On welfare limitation, the AfDhas trended in the inverse direction of the RN. While for years the RN ran on limiting welfare, before completely axing the issue from its manifesto in 2017, the AfD did not campaign on limiting welfare in its first two election campaigns in 2013 and 2017. Then, in 2021, it suddenly adopted a stance on welfare limitation that was slightly more aggressive than the German average (Figure 4).

Figure 4

While the data visualized above is interesting, it needs to be analyzed within a conceptual framework and further contextualized if it is to have utility. I contextualize the data by briefly discussing the parties themselves, before analyzing more thoroughly what we can make of these findings.


How can we explain these choices on the part of the RN and the AfD, and their convergences and divergences? Firstly, we can acknowledge that these trends do not fit the traditional models or theories of the European far right. We can, for instance, admit that Kitschelt’s “winning formula,” committing to free markets and ethnonationalism, has less explanatory power today than two decades ago when it was written. Even Kitschelt’s tepid 2004 mea culpa – which acknowledged that the far right adopted so-called “intermediate” economic positions and “attempted to tone down their market liberal rhetoric”[33] ­– is unsatisfactory in the face of the data I have presented above. De Lange put Kitschelt’s new theory to the test in 2007 and found that the RN, for instance, had in fact adopted a “centrist economic position.”[34] By 2017, even these observations seemed to undersell the transformation the RN had undertaken. As the data above indicates, the RN had become vaguely “centrist” in its position on welfare expansion (converging with the party average) by the 2017 election but had not adopted the centrist position on welfare limitation, axing any notion of it from its manifesto. This hints at a possibility not much explored by the literature: that we may be witnessing a fourth wave of far-right politics characterized by a strong move towards a “left,” not “centrist,” position on the welfare state.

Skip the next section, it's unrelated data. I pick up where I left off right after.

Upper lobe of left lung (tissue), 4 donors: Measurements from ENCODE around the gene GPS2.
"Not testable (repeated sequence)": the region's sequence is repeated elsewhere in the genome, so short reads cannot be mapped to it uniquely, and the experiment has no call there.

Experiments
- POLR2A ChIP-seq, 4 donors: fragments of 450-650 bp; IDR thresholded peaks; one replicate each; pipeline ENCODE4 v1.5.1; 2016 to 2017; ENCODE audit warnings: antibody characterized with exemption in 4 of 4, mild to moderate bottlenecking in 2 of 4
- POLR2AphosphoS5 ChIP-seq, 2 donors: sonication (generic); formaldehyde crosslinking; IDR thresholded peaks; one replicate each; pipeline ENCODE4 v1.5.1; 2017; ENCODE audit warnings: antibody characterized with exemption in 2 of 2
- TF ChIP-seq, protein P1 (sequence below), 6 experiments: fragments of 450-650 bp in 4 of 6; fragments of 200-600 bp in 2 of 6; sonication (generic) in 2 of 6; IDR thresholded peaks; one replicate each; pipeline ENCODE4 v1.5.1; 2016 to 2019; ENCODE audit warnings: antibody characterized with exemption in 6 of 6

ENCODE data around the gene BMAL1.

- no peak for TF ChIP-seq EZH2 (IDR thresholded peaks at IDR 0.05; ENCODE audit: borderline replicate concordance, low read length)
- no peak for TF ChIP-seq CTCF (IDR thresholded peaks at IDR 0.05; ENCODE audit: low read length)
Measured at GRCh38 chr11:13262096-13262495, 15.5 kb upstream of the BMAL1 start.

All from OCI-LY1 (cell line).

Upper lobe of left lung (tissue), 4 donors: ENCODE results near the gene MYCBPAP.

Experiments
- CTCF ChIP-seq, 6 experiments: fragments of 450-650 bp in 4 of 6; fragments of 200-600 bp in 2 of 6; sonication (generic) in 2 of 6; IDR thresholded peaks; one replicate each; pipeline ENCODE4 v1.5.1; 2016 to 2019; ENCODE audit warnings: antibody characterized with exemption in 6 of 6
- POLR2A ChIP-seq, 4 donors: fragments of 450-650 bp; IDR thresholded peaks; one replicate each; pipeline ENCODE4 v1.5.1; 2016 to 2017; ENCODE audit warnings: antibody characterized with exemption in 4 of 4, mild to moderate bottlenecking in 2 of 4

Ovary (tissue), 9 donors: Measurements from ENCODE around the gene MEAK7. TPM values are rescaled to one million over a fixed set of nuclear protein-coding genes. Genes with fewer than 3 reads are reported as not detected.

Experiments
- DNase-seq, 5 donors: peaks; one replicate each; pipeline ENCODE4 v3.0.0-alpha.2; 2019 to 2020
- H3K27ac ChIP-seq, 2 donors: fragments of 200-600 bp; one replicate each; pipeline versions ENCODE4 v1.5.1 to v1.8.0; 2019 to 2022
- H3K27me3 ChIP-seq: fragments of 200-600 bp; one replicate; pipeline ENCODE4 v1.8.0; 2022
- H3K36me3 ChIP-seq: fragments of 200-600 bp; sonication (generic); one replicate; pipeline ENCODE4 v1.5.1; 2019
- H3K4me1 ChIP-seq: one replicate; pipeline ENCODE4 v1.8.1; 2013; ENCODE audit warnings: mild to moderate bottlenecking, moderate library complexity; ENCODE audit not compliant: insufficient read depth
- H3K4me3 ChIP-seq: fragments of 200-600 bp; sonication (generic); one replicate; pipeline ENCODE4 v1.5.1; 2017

While MARPOR data does not yet exist for the 2022 French elections, a supplemental analysis confirms the trend I outline above. As Le Monde put it in advance of this year’s presidential election, the 2022 election was in some ways a referendum on “the radically opposed manifestos of Le Pen and Macron.”[35] Some of the most potent tension between Macron, centrist extraordinaire, and the far-right Le Pen was on economic issues, and she placed herself firmly to his left on several issues. Le Pen pledged to institute new taxes on financial wealth, lower the value-added tax on energy (a tax that disproportionately affects the working class), renationalize France’s highways, and commit to a retirement age of sixty.[36] Meanwhile, Macron committed to increasing some welfare spending while making other programs conditional on ‘effective activity,’ i.e., employment, as well as making unemployment benefits less generous, all while raising the retirement age to somewhere between 62 and 65.[37]

This suggests that the trends observed in the data are not explainable using the position blurring thesis; Le Pen made economic issues the centerpiece of her campaign in 2022, rather than a coded, secondary, dynamic. Some observed that while her “past presidential campaigns have centred on pugnacious anti-immigration, eurosceptic rhetoric,” the 2022 campaign centered “a new message for voters…I’ll put money back in your pocket.”[38] Put another way, the RN “positioned itself primarily in economic territory,” centering “protectionist and interventionist policies,” an opposition to globalization, and the need to tackle the cost-of-living crisis.[39]

In the German case, these trends are less stark in the data and the supplemental analysis. Still, we can disregard the position blurring thesis outright. From 2013, the AfD prioritized economic issues, as can be seen in the makeup of its “scientific advisory board,” which boasted five economists in 2014, and whose “homogeneity is noteworthy since it accentuates the economic focus” of the party.[40] The party’s economic focus was most notably centered on rejecting the common European currency, the Euro, but had other dimensions as well.[41] All said, the early manifestos of the party contained “lengthy references to economic theory” and were “largely written in a rather technical and stilted language.”[42] This is not indicative of a party trying to blur its positions to garner support.

If its positions are not blurry, what does the AfD believe regarding the welfare state? From its founding, its economic ideology was murky. The party was largely considered neoliberal or, if you will, a “soft-eurosceptic, market-liberal and socially conservative outfit.”[43] Still, in its early years the party took positions that register more left than one may expect from a neoliberal party. For instance, circa 2013-2014 the AfD was arguing that “the ongoing financial crisis was to a large degree caused by irresponsible behaviour of the banks, which should be regulated more tightly.”[44] In 2015, the party’s profile transformed. Most of the literature focuses on the sociocultural dimensions of this transformation, noting that the party ceased being a single-issue party built on soft-euroscepticism and instead “developed a clear focus on common populist radical right topics: migration, Europe, and Islam.”[45]